Women in Iran could face significant restrictions on their use of contraceptives and be further excluded from the labour market unless they have had a child if two proposed laws are approved, says a new report by Amnesty International.
You Shall Procreate: Attacks on Women’s Sexual and Reproductive Rights in Iran details the extreme lengths the Iranian authorities are going to in order to encourage repeated childbearing in a misguided attempt to boost the country’s declining population figures.
The Bill to Increase Fertility Rates and Prevent Population Decline (Bill 446) outlaws voluntary sterilization, which is believed to be the second most common method of modern contraception in Iran, and blocks access to information about contraception, denying women the opportunity to make informed decisions about having children. Coupled with the elimination of state funding for Iran’s family planning program, which had, up until 2012, provided millions of women in the country with access to affordable modern contraception, the move would undoubtedly result in greater numbers of unwanted pregnancies, forcing more women to seek illegal and unsafe abortions. Lack of access to condoms, which were previously dispended through urban clinics and rural health houses funded by Iran’s Family and Population Planning Programme, would also lead to a rise in sexually transmitted infections, including HIV.
The bill was passed in parliament with an overwhelming majority in August 2014 and is undergoing amendments as recommended by the Guardian Council, a body which needs to approve it before it can become law.
Without such access, women will either have to carry their pregnancies to term when it is not their choice to do so; or risk their life and health by undergoing unsafe, clandestine abortions.
Unsafe abortions are among the leading causes of maternal mortality worldwide. According to the World Health Organization (WHO) in 2008 unsafe abortions led to the deaths of 47,000 women and caused disabilities for five million women.
The Comprehensive Population and Exaltation of Family Bill (Bill 315), which is due to be discussed in parliament next month, would further entrench gender-based discrimination, particularly against women who choose not to or are unable to marry or have children. The bill instructs all private and public entities to prioritize, in sequence, men with children, married men without children and married women with children when hiring for certain jobs. It also makes divorce more difficult and discourages police and judicial intervention in family disputes opening women up to increased risks of domestic violence.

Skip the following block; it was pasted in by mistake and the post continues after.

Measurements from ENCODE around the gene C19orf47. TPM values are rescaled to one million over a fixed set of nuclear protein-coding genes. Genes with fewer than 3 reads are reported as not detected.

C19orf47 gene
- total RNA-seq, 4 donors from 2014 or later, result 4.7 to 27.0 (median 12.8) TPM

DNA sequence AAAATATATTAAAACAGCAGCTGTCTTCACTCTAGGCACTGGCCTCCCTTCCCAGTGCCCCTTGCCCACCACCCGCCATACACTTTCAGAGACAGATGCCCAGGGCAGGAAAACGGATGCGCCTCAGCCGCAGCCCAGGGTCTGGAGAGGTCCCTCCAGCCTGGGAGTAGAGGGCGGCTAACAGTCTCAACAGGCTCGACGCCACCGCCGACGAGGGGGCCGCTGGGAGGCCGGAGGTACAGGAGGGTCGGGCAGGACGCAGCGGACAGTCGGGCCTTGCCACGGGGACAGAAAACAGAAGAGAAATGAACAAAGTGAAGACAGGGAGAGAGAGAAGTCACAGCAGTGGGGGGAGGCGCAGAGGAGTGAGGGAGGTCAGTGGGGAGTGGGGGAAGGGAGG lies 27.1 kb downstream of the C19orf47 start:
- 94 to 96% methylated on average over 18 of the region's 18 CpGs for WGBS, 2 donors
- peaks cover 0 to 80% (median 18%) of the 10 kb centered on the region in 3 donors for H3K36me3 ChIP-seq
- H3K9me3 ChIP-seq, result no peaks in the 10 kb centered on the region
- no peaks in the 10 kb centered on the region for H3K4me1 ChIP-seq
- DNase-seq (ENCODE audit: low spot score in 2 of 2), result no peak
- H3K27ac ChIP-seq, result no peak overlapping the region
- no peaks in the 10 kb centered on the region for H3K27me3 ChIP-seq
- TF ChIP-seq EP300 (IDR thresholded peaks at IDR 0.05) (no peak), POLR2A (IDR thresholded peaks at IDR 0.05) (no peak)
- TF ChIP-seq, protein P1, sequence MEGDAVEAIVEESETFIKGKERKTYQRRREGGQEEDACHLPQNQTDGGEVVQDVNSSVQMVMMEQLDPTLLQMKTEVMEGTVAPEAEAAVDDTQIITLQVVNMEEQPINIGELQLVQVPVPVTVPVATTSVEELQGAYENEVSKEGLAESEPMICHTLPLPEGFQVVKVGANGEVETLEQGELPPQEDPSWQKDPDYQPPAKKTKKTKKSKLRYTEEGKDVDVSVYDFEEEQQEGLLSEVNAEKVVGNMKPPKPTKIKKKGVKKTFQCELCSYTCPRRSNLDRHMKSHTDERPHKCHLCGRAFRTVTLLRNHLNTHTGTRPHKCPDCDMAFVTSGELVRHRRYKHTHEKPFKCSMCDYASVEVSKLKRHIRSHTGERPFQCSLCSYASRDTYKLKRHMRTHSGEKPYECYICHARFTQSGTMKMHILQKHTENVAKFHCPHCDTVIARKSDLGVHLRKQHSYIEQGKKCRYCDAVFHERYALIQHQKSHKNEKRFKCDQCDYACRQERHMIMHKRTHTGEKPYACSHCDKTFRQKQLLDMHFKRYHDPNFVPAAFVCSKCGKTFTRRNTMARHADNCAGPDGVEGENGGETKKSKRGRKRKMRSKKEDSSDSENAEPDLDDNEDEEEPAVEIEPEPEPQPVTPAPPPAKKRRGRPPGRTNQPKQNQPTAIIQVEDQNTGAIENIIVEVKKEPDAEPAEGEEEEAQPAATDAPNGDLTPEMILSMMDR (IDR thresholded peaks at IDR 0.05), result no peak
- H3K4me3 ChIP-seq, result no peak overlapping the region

Under Iran’s civil code women seeking a divorce already need to prove they are facing “unbearable hardship,” while men can divorce without giving any reason. Men also have the exclusive right to have at least two permanent wives in polygamous marriages and as many wives as they wish in “temporary” (sigheh) marriages. Bill 315 would incentivize judges to rule against divorce by offering them bonuses based on how many of their cases result in marital reconciliation.
Despite claims by Iran’s authorities, including statements by President Hasan Rouhani that men and women in Iran are treated equally, in reality this is far from the truth. Sexual violence and discrimination against women in Iran is rife and women in Iran are denied equal rights with respect to marriage, divorce, child custody, inheritance, travel, and even in their choice of clothing.
Iran’s Penal Code penalizes women and girls as early as nine years old who fail to cover their hair with a headscarf and comply with compulsory dress codes with imprisonment or a cash fine. These laws are regularly used by the police to harass and detain women in public for their appearance and clothing.
According to Iran’s existing Civil Code, a woman would not be entitled to spousal maintenance if she refuses to comply with the “duties of marriage,” which can include refusing to have sex with her husband or leaving the house without permission.
A woman’s testimony in court is valued at half that of a man in legal proceedings and reparations paid for killing or causing injury to a woman are half those payable for same harms to a man. The age of criminal responsibility for girls is just under nine years old but just under 15 years for a boy. Rape within marriage and domestic violence are not recognized as criminal offences. Engaging in lesbian sex is punishable by 100 lashes with a fourth time conviction resulting in the death penalty. Early and forced marriages are common with 41,226 married girls between the ages of 10 and 14, according to the 2013-2014 annual report by the National Organization for Civil Registration, and at least 201 girls under the age of 10 are married. At some universities women are barred from studying certain subjects, ranging from engineering to English literature, as a result of quotas that seek to reverse advances made in the number and proportion of female university students. They also face restrictions on watching sports in public stadiums.